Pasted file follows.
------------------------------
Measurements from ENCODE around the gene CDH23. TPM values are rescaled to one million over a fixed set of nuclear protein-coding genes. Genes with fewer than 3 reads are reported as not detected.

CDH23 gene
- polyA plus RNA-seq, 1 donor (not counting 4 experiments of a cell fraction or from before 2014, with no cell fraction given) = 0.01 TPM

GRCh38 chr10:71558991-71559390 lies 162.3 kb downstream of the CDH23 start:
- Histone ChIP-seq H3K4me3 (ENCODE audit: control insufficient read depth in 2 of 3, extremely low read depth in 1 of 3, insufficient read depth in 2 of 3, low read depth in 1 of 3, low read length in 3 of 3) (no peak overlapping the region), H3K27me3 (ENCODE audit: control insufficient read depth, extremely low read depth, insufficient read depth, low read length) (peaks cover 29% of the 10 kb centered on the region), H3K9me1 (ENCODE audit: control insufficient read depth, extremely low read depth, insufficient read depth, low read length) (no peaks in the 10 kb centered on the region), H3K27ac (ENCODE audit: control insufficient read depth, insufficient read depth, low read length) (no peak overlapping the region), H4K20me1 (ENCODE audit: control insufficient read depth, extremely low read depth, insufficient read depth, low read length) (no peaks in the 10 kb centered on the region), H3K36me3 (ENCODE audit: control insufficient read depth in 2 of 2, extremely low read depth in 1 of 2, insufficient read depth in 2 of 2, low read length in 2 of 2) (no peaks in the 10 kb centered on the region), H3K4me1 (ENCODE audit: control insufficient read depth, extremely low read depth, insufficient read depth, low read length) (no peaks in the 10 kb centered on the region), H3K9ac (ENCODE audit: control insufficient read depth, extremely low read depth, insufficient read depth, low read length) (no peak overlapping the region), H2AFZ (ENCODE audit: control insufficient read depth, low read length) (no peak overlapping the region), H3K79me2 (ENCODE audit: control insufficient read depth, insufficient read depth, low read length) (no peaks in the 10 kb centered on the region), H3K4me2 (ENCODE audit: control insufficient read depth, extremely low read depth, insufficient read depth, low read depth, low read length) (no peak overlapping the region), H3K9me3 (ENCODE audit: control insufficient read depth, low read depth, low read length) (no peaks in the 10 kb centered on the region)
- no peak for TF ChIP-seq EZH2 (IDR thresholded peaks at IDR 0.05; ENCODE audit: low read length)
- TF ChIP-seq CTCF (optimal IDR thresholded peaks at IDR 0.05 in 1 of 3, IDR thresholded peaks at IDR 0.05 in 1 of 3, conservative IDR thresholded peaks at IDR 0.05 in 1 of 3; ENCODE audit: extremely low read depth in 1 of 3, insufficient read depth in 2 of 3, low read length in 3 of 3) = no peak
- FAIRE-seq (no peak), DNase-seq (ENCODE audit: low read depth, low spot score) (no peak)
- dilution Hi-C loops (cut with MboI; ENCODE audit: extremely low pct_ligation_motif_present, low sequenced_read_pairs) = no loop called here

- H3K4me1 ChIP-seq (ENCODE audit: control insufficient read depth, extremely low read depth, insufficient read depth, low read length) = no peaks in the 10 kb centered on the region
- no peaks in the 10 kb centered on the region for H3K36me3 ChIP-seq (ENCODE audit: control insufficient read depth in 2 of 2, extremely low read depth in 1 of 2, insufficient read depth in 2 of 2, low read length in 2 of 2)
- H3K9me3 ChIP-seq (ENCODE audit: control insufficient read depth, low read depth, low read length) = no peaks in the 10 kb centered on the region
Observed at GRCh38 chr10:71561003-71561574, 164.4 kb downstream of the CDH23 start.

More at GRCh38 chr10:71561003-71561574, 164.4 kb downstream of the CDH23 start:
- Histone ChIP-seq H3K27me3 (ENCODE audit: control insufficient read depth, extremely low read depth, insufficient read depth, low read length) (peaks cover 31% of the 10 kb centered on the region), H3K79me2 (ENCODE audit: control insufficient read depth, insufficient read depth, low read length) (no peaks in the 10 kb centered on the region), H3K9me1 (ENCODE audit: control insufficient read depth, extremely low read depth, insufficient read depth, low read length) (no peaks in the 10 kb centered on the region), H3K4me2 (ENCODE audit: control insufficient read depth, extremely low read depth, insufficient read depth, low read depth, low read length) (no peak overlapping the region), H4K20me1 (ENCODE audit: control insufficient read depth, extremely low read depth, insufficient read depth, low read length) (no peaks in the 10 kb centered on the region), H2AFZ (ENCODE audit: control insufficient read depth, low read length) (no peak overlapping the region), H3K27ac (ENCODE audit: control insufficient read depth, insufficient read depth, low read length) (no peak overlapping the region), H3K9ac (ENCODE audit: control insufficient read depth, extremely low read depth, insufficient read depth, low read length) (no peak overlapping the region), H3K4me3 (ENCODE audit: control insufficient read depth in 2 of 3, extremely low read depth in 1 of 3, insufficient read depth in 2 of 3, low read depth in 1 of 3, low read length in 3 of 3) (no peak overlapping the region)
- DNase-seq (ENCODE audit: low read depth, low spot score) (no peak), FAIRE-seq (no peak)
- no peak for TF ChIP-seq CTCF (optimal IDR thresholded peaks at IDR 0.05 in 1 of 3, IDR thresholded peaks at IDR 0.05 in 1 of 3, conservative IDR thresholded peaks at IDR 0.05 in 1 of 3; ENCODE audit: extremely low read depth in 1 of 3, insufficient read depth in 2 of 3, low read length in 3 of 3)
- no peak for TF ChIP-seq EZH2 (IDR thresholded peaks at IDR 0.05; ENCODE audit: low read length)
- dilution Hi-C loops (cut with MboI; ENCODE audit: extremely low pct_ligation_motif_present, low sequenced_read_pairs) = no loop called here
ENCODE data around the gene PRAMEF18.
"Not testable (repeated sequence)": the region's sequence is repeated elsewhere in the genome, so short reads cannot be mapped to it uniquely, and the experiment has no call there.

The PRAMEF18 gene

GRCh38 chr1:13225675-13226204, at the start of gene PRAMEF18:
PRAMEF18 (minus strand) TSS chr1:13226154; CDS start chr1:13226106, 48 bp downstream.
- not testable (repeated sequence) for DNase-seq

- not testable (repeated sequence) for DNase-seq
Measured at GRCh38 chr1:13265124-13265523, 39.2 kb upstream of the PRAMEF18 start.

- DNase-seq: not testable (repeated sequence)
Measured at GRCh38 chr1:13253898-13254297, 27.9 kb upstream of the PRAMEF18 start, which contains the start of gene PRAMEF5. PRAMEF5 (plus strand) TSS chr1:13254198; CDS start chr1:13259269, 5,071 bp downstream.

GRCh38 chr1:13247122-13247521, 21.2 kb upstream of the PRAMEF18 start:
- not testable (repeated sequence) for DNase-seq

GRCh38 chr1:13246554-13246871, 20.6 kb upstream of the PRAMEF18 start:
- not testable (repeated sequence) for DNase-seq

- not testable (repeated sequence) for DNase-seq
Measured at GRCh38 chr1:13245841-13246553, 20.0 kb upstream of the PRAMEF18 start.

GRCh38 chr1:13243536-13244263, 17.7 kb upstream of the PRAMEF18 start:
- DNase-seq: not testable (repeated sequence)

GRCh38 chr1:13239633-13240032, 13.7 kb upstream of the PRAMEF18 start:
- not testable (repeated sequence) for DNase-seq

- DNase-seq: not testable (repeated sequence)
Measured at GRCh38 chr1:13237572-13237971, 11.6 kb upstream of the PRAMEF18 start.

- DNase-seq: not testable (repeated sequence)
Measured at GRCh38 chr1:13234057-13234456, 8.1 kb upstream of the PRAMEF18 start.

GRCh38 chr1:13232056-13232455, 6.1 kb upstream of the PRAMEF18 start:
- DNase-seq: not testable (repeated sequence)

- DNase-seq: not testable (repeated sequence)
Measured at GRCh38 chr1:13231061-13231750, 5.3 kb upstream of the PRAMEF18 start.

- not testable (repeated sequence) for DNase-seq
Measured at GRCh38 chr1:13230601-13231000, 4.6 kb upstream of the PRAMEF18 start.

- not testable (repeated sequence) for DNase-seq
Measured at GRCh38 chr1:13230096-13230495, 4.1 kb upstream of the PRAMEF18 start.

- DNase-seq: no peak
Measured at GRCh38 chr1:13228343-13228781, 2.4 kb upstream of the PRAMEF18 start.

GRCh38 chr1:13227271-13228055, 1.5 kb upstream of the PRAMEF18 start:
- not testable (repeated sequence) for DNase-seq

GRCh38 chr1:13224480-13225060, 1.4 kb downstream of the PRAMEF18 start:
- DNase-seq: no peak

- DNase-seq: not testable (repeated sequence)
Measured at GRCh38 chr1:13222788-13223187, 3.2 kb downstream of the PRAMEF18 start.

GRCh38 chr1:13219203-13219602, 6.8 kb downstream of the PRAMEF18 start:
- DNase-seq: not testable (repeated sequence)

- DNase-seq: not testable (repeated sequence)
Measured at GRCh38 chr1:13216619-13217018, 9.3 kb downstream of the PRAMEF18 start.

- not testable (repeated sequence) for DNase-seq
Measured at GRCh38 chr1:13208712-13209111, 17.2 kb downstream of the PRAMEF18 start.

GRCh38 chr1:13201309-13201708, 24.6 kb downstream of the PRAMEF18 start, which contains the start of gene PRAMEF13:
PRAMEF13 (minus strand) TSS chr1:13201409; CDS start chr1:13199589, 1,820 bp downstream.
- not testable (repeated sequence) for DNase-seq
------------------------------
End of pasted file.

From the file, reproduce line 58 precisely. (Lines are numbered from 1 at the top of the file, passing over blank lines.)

- DNase-seq: not testable (repeated sequence)